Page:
Friday, April 22, 2011

New Music 2011 - coming live to Frome

Like buses, like bands... one can wait for ages and then several are announced at about the same time. Thinking about it, in Frome that is actually far more likely with bands...
They may not be very famous, yet, but no matter.  Here is one that has caught my attention as being in the latest e-newsletter from The Griffin, arguably Frome's best pub and also that with the best beers (the winner of both Somerset-wide accolades in the 2010 'Taste of Somerset' awards that were voted for by the public), and which also does live music.
The May programme looks good too but I'll start by mentioning this, although there is much of note to come before.  
On Sunday, May 22 The Griffin plays host to Zora & The Tatsmiths. If punk-jazz-folk was never before a genre then, so they have decided, it is now. And I can't wait!

It is a five-piece from Brighton and if you wish to avail yourself of a legal listen before May here is a link.
The track 'Secret' should be, along with the band, one-no-longer and it is available as a free, legal download for the price of registering your interest. It is on repeat here at the moment and I'm minded to post the lyric for it tomorrow...  it is simple and yet rather scarily real.

Tuesday, April 19, 2011

Intrigue & Stuff - More new music I have.

Where to start given that this is about ostensibly UK - perhaps even English - music?  It is clear that music which is at least in part electronic is going to play a big part in trends in the UK in 2011 - the incredible achievements of Adele notwithstanding.
I'm going to start with the stranger option - from an artist much older than the others that I'm likely to mention - it has just been released and comes to us from Stockport via Berlin. In 2009 James Leyland Kirby released, in three tranches each of four sides of 12" vinyl, a stupendous collection of ambient, entirely lyric-free, electronica.
It was not mainstream - to put it mildly although it is now available on 3 x CD - but, for me at least, it fitted perfectly with the all-pervading mood of economic gloom and despondency at that time.
He has just returned with a follow up - which I believe is to be the first of a four-part collection, each on a single 12" - entitled 'Intrigue & Stuff - Part 1'. You have been warned. It also has award-winning cover artwork...

It is not likely to see you and friends - if you still have any after playing it - dancing around your vinyl player. In fact it might well be just as tentatively cheering as the post-Soviet glimmers of hopes of reform in Cuba; so don't think that it is going to be influenced by the likes of Buena Vista Social Club. If so much as a quiver in a Stalinist rictus is evident then that will have to count as progress.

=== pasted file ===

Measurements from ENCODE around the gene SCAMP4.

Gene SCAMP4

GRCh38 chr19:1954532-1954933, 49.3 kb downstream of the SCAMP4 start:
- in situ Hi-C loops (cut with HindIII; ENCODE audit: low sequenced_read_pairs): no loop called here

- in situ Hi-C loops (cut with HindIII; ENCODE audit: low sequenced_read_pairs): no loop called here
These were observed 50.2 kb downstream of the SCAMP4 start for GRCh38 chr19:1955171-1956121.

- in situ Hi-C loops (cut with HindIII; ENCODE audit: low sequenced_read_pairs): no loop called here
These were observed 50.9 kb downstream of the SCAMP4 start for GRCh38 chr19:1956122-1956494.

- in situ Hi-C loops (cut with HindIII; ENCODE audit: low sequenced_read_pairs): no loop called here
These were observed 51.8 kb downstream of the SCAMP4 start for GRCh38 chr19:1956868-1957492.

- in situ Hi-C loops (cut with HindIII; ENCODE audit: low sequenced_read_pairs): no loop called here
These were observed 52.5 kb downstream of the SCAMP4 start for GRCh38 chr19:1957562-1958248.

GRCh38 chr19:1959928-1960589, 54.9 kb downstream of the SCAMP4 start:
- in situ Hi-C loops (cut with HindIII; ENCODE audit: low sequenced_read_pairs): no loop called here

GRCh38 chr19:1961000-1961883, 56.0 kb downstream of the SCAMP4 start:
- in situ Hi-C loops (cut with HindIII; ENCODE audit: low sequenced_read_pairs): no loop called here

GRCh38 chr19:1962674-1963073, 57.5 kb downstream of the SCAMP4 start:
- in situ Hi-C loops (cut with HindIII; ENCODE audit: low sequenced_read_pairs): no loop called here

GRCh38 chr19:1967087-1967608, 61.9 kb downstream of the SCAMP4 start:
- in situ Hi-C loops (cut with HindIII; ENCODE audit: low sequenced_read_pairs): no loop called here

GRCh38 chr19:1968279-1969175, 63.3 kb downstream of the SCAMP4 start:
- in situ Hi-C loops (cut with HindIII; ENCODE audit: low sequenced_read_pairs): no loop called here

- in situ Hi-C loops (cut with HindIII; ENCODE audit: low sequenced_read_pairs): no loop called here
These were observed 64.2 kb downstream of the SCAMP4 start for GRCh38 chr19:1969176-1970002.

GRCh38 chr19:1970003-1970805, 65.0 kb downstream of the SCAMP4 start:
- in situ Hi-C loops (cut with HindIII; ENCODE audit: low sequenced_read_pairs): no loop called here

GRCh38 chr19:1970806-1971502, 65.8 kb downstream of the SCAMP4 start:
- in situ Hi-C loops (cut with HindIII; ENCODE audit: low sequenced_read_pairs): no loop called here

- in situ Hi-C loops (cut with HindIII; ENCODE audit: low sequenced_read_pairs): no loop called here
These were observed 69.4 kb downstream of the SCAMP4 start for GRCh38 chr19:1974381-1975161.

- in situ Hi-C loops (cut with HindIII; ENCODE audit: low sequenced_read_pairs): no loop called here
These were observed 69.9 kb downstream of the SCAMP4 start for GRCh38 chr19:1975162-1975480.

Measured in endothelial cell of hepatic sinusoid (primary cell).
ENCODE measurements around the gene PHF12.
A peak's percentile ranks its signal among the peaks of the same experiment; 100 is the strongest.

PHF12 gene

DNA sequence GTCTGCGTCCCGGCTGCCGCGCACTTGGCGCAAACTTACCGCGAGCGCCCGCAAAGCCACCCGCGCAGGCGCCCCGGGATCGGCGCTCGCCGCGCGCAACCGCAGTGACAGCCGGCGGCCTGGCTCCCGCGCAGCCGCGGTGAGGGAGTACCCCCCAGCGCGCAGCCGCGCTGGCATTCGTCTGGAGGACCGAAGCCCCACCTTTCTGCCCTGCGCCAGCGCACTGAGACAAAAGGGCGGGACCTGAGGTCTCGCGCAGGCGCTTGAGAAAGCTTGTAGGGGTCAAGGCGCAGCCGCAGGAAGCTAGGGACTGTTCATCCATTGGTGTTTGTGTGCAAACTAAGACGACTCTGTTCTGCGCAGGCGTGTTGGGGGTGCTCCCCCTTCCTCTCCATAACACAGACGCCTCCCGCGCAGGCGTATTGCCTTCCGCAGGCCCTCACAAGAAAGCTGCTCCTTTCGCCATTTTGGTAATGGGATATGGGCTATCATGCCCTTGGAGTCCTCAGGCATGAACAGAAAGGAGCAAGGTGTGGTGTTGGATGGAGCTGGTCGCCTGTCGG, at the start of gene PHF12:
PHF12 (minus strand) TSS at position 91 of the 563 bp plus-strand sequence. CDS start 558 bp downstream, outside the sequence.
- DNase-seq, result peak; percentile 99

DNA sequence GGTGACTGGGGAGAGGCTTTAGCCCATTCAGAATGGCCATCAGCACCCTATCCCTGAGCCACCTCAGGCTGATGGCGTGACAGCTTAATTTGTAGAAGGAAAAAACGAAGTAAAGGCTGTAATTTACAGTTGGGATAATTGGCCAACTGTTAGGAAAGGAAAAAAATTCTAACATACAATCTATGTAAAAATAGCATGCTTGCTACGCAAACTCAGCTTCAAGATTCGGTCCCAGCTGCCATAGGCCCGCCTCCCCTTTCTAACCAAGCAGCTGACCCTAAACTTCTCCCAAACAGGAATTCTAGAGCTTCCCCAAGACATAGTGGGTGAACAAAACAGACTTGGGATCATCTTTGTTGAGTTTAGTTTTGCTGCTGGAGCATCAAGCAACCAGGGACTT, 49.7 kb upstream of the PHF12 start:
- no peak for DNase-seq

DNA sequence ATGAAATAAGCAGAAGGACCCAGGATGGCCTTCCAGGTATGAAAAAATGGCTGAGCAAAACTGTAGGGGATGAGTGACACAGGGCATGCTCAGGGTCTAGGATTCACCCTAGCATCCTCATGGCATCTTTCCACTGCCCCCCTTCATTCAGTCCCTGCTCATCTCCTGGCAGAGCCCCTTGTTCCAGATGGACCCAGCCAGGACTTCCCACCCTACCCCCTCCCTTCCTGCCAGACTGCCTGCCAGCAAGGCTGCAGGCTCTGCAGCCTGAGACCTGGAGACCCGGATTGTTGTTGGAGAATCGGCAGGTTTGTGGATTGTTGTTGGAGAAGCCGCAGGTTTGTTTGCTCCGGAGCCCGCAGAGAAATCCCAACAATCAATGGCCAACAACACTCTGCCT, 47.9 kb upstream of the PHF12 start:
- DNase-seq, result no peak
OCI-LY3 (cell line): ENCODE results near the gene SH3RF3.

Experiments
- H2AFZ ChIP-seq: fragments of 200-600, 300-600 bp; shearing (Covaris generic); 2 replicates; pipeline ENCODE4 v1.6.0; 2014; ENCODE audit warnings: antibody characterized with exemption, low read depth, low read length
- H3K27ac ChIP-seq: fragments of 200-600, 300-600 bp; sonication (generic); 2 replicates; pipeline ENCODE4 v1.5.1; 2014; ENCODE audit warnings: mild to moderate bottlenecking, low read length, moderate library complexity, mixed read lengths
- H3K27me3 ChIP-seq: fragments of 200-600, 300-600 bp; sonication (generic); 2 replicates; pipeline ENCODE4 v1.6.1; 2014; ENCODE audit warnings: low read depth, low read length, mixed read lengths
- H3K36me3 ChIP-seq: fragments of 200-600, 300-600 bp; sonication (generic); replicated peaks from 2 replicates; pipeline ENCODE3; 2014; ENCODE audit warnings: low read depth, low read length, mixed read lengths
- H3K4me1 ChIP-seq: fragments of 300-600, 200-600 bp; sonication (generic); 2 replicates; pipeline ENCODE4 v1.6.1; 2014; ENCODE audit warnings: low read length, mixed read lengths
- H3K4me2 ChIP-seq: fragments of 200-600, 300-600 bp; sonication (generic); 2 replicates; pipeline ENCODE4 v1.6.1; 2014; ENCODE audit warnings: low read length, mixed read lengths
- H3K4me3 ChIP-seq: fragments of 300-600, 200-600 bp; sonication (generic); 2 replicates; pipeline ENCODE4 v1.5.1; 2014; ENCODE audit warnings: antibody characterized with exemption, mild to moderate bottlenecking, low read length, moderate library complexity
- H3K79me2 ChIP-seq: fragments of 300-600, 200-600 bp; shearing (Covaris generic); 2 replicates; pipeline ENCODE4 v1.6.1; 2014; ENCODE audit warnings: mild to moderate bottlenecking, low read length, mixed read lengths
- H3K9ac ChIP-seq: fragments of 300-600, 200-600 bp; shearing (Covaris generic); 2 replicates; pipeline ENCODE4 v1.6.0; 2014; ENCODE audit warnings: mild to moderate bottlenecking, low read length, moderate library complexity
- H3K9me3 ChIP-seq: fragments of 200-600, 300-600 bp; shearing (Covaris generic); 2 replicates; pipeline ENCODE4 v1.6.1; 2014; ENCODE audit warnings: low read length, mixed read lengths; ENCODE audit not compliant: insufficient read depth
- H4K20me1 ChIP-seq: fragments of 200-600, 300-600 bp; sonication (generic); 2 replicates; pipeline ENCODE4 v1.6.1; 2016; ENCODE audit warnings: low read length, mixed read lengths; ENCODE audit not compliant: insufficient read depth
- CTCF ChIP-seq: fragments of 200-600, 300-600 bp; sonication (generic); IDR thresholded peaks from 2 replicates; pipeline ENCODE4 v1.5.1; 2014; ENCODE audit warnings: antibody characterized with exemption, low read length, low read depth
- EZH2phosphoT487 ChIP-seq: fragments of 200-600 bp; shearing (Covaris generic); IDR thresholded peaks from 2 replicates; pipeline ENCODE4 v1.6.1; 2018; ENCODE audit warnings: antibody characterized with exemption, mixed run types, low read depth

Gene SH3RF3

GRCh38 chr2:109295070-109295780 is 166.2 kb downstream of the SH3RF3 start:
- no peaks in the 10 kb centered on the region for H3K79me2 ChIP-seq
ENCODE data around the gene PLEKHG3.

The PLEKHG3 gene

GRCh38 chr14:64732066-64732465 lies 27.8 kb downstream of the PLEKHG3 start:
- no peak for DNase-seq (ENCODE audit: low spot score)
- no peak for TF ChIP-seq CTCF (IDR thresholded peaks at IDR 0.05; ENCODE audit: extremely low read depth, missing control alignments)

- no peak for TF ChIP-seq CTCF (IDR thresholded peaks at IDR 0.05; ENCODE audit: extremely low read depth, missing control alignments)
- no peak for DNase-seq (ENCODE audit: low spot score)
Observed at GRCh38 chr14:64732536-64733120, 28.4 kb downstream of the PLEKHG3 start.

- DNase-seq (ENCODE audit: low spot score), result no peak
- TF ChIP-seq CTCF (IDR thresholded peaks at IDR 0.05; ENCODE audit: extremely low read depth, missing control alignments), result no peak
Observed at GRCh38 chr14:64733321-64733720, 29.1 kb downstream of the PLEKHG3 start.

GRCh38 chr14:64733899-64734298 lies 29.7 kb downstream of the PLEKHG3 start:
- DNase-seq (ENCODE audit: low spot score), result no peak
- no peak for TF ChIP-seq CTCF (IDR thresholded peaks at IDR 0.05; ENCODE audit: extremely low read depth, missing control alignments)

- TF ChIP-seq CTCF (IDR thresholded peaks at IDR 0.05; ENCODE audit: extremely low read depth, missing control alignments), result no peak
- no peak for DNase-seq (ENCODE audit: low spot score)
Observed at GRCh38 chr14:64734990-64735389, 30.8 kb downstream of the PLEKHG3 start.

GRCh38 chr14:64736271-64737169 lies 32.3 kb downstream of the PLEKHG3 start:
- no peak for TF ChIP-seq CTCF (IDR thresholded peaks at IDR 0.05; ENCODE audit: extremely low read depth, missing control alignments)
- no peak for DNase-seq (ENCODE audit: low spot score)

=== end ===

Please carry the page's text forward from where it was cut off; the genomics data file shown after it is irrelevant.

Such considerations are probably not those that preoccupy the latest two widely-known frontrunners in UK electronic/dub-step-influenced music. My personal opinion is that Katy B will prove the winner out of these two in 2011 but their rivalry should prove to be for the good of all.
On A Mission - Katy B

Who You Are - Jessie J
I have listened to both albums in their entirety quite a few times now and my comment is not really to do with the music or its performance from track to track and artist to artist, although of course I have my favourites (on both albums) and I was immediately made to take notice by their respective lead singles.
Perhaps the clue is in the album titles - On A Mission appears to me to have a much clearer sense of what the artist set out to achieve while Who You Are has a slightly scattered feel - that of attempting to be something to as many people as possible.

Monday, April 18, 2011

New Music I Want - America keeps on surprising...

For some years now my relationship with American music, both new and old, has found virtually no limits. Much of that process and its ramifications have appeared in this blog almost often as in my music collection and the travels continue...
One thing that back then I had never really thought about, let alone appreciated, is the sheer range and diversity.  Nor had I realized just how importantly live performance was regarded in the US and the place that self-releases and independent labels play in all this.

Just one of them is Signature Sounds and this year it is celebrating 17 years in business.